My shelf runneth over with great books to tell you about.
Guide to Surviving the Holidays Without a Child, an e-booklet from Creating a Family, is a timely read for many. At no other time of year do we emphasize “family” the way we do in November and December. When you’re in the throes of family-building, it can be so tough you want to crawl under a rock until January 2. This free pdf download will help get you through, maybe even with a few chuckles.
Flip the Script Adult Adoptee Anthology. You’ve been hearing about the #flipthescript movement for weeks now, adoptees grabbing the mic and flipping the script during November, National Adoption Awareness Month.
Editors Diane Christian, Rosita Gonzalez, and Amanda H.L. Transue-Woolston have compiled 47 essays, poems and artistic renderings of what it feels like to be an adopted person. Each one makes me think. And feel.
Along similar lines is The Adoptee Survival Guide: Adoptees Share Their Wisdom and Tools, edited by my friend Lynn Grubb. For adoptive parents like me, reading is like being a fly on the wall of a conversation my kids might one day participate in among their adoptee peers.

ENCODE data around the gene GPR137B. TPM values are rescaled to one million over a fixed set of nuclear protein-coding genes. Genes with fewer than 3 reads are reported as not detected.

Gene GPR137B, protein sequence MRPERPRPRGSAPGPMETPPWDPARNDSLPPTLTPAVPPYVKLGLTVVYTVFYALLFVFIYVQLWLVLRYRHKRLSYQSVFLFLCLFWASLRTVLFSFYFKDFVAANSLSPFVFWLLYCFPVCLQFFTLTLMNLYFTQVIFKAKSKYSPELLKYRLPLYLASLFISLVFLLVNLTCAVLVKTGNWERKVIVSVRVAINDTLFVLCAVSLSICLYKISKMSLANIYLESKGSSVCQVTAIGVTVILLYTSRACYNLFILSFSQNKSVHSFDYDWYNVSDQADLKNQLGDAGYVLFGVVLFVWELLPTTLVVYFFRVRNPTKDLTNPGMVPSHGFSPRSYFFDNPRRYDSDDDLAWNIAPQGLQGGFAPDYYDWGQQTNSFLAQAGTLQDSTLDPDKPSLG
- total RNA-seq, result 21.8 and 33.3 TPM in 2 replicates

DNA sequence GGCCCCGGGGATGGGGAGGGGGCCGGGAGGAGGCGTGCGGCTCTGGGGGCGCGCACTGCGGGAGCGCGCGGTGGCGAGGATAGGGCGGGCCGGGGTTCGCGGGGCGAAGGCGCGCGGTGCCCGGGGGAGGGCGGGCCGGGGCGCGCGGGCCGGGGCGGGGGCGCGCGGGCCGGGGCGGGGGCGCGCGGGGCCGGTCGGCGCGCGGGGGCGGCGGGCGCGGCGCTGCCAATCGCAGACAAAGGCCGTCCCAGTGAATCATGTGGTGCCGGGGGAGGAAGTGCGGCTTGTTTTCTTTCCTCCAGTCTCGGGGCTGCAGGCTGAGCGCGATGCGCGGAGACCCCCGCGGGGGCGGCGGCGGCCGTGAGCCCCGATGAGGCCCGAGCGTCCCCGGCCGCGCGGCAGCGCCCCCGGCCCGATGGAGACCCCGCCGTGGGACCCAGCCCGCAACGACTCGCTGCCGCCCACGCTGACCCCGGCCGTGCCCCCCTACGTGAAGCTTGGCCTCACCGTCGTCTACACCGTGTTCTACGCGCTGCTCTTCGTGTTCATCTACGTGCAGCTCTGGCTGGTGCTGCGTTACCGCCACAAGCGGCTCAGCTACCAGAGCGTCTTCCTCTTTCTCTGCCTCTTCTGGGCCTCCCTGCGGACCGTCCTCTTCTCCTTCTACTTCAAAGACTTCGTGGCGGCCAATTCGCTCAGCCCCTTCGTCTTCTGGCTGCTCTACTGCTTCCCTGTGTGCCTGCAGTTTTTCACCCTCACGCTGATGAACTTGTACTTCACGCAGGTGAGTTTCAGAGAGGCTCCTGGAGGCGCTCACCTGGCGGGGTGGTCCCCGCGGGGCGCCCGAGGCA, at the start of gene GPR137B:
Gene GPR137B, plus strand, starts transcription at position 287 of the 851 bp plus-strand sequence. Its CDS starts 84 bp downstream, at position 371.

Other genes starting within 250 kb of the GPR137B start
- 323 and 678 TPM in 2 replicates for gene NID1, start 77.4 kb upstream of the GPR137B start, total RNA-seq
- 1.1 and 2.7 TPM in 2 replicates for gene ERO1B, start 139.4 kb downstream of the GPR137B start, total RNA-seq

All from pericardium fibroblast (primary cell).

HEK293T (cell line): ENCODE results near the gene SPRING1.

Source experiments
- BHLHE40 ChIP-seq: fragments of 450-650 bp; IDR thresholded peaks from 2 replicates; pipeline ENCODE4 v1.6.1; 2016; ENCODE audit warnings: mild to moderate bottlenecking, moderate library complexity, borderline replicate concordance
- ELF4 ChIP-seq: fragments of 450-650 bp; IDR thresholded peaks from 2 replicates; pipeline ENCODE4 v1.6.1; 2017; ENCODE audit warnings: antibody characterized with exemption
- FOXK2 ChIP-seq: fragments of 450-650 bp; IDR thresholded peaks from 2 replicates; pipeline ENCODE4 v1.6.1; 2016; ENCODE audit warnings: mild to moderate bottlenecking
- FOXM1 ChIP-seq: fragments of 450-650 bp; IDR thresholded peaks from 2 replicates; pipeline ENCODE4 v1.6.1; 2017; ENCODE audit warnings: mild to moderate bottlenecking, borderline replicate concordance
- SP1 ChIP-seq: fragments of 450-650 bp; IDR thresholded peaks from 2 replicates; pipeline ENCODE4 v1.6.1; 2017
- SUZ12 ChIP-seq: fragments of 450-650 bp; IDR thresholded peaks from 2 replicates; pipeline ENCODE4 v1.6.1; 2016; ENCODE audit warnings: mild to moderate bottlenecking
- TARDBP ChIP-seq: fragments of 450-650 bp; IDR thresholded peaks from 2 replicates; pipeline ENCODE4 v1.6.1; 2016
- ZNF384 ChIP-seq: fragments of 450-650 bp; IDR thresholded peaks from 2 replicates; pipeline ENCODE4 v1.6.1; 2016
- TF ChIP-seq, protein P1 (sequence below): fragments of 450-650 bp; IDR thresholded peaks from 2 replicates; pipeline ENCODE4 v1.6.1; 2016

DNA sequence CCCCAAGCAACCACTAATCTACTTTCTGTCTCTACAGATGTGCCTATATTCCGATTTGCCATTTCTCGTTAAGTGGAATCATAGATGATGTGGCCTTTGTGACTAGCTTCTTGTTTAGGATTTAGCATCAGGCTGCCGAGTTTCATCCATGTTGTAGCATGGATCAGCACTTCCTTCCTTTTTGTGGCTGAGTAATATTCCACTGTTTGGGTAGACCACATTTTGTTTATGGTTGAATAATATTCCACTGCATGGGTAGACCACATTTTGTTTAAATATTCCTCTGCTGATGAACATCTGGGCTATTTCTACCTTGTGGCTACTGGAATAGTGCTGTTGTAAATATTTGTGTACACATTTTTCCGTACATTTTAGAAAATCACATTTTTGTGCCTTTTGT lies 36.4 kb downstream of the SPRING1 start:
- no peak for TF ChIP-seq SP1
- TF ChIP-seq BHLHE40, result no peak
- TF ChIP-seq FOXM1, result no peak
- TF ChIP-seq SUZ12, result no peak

Whether you’re parenting an adoptee who knows his/her birth parents, who wonders about his/her birth parents, or who never mentions his/her birth parents, you’ll find something useful in this book. SO many excellent and engaging essays here.
Last is Everyday Yoga by Sage Rountree. It’s helping me understand more about yoga sequencing so that I can feel confident leading myself through yoga practice at home.
I love that the book is spiral-bound and easy to consult. It’s comprehensive, too, and I can build in a little bit of everything — for strength, to maintain flexibility, to calm my body and mind, to work on balance. The book suggests warm-ups, cool-downs, standing series, sitting series, lying-down series, and has ways to make poses “spicier” (ratchet up) or “sweeter” (ratchet down). It’s heavy on pictures — helpful for visual folks like me.
Disclosure: all books were given to me to review.
What’s in your reading stack these days?